Data trusts and data trust

Trust and integrity are key to nonprofits. They trade on these virtues. It's no accident that "Trusts" are the name for one type of nonprofit enterprise.  The defining aspect of the nonprofit corporate structure - the non-distribution clause relating to the use of financial assets - codifies the use of financial assets for mission, allowing the public to trust that the organization will be true to its social purpose.

In the 21st Century, nonprofits are going to need to engender that same kind of trust regarding their use of digital assets (otherwise known as digital data).

This is a tremendous opportunity for the sector. Earning and keeping the trust of all (data) donors  could become a defining quality for civil society organizations and help distinguish them from commercial enterprises and public agencies. Currently, many commercial operations and the government are treading lightly on the trust of their customers and constituents. Headlines from just this week:

Uber: "Whose Privacy will Uber Violate Next?"

Class Dojo: "Privacy Concerns for Class Dojo and Other Tracking Apps for Schoolchildren"
Government: Survey: US Adults feel they are losing control of their data
Nonprofits and philanthropy - all of civil society - should be using data in line with their missions and designing their organizational practices and policies with an eye toward earning, keeping, and sustaining the trust of the public. Good digital data governance policies will be key. There are early signs that "data trusts" will emerge as a new type of enterprise - but all civil society organizations should be working to maintain trust regarding data.

Philosophy Talk: Digital Activism

My laugh is not nearly as engaging as Tom Magliozzi's of Car Talk but I'll do my best on December 14 when I'll be talking about Digital Civil Society on Philosophy Talk. Here's the write up about the show:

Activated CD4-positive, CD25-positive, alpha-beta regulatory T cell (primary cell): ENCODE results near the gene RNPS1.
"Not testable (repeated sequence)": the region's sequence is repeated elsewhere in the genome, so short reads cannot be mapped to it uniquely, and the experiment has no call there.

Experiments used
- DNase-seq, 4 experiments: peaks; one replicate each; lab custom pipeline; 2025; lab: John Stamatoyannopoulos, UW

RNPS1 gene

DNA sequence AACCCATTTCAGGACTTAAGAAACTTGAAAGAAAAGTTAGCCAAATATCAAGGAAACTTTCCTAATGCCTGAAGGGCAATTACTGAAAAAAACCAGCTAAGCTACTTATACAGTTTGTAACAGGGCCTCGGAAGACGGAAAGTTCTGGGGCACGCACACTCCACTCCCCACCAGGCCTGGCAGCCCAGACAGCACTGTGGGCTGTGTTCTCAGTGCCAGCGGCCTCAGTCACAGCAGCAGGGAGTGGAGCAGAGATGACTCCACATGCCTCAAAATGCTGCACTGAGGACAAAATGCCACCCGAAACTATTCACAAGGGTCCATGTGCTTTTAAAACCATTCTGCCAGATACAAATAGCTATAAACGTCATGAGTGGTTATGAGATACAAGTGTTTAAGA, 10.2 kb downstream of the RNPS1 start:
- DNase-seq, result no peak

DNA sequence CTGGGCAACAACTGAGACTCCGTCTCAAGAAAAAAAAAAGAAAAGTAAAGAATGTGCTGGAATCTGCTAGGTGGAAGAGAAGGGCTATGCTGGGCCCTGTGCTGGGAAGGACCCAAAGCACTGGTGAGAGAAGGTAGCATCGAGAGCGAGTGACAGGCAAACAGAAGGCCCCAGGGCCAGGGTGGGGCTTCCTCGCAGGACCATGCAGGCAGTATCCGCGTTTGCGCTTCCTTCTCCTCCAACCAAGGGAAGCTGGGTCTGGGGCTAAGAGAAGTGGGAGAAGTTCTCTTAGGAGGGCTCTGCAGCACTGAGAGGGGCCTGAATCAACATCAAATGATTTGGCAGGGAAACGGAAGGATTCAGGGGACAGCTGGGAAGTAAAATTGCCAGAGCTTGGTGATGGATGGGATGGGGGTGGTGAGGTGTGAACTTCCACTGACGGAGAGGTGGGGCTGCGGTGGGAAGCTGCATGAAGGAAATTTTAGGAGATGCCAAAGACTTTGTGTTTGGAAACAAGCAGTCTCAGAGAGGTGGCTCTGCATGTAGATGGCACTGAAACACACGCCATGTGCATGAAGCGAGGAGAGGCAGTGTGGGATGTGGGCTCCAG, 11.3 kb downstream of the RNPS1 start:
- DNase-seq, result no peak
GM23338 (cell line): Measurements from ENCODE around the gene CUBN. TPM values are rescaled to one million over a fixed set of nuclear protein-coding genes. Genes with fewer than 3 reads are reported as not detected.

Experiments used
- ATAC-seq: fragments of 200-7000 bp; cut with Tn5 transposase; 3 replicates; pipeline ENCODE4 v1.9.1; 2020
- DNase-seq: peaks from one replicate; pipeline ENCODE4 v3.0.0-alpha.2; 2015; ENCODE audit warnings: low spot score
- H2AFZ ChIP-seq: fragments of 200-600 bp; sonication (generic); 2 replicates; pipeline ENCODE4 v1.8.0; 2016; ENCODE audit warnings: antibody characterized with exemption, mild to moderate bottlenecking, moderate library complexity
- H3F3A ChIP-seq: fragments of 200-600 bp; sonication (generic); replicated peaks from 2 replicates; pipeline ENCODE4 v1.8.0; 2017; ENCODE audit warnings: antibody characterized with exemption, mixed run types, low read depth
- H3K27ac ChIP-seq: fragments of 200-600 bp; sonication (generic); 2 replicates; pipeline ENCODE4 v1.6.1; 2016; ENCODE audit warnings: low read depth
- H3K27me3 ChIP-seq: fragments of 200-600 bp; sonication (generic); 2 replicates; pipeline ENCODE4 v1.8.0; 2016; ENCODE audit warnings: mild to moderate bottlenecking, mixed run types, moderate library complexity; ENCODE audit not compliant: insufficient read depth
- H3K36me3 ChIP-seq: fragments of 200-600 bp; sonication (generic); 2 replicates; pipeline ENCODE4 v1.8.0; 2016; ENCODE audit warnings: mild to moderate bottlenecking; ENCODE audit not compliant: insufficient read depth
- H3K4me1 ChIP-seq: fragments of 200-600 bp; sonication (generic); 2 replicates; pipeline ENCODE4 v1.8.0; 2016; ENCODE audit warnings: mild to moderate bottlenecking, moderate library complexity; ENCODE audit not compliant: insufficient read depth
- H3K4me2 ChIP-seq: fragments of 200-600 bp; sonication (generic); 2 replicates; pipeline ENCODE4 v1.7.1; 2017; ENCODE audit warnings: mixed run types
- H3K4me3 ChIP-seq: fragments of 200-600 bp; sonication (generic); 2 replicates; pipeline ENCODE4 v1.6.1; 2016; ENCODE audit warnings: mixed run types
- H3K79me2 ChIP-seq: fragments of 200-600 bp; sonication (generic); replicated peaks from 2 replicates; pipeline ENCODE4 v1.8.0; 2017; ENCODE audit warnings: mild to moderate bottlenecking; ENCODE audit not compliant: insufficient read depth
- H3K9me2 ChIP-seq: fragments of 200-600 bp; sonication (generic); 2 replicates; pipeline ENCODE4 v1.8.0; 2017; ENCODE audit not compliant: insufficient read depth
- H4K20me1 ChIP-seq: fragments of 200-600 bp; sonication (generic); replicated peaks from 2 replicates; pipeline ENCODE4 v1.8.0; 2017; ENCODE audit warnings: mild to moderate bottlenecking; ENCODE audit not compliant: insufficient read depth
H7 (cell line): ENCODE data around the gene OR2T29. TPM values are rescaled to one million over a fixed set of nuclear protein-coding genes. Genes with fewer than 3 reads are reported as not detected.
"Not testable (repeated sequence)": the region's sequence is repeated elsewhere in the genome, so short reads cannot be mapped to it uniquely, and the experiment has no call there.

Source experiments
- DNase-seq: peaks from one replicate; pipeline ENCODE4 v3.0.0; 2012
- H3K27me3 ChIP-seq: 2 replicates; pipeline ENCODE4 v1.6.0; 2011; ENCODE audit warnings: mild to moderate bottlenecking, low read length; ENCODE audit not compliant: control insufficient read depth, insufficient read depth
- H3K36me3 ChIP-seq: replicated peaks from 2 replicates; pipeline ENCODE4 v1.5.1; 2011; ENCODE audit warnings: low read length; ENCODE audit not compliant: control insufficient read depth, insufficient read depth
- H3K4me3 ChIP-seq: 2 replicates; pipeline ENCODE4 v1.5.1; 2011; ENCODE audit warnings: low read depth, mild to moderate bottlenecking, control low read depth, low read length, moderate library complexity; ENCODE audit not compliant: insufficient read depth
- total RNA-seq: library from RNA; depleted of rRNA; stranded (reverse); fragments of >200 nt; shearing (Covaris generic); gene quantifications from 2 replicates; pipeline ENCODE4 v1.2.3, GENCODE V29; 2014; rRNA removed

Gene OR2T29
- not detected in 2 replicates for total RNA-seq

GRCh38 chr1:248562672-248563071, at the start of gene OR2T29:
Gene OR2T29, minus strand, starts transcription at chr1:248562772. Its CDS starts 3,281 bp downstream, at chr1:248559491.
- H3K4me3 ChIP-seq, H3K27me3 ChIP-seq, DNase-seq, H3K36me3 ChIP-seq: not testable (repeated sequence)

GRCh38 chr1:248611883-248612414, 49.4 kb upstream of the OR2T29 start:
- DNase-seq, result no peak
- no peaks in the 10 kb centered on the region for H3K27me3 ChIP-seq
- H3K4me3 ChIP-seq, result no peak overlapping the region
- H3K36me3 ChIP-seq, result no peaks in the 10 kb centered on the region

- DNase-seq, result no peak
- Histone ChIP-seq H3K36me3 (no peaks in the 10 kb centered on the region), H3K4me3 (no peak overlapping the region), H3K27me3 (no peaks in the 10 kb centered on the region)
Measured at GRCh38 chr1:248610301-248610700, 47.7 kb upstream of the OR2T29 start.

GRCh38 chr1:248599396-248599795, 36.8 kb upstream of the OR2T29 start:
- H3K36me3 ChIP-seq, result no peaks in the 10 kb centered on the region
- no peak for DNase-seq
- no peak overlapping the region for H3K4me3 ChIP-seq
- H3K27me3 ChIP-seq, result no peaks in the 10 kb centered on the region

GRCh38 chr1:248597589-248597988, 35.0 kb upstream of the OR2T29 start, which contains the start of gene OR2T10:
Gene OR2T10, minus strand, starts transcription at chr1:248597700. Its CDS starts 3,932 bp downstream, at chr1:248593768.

“Cyber-Activism” with Lucy Bernholz
Whether it’s making donations and signing petitions online, or using
social media to highlight political causes, cyber-activism has never
been easier. With a few clicks, we can make our voices heard around
the globe. But who’s listening, and is anything actually changing?
Does cyber-activism mobilize real-world action on the ground? Or does
it reduce political engagement to simple mouse-clicking, and
ultimately threaten the subversive nature of change? John and Ken get
active with Lucy Bernolz, co-author of “Disrupting Philanthropy:Technology and the Future of the Social Sector.”
Tickets are available for the live show here.  If you're not in the Bay Area Philosophy Talk is hosted on public radio stations around the country and available on the web.

New Power (or lessons for business from the social economy)


Henry Timms (founder of #givingtuesday and my colleague via Stanford PACS) and Jeremy Heimans have a new article in the December issue of Harvard Business Review called "Understanding New Power." In it they discuss characteristics such as co-ownership and participatory governance. They highlight some of the values of the new power that they call "opt in decision making" and "open source collaboration."

In the requisite 2 x 2 matrix (this is HBR after all) the precious terrain of the upper right hand quadrant includes a mix of movements (Occupy), nonprofits (Wikipedia), benefit corporations (Etsy), and commercial enterprises.

In other words, several of the institutional forms that constitute what we've been calling the social economy embody the characteristics and values that Timms and Heimanns pinpoint as a new type of power. Go read it - see what you think.

Apps and Ethics

I just got an alert from a trusted friend* to the existence of an app - Radar - which is designed to alert you if social media accounts start showing signs that your friends are in distress. The app is intended to help friends help friends in need. It was launched by a suicide crisis line in the UK called Samaritins.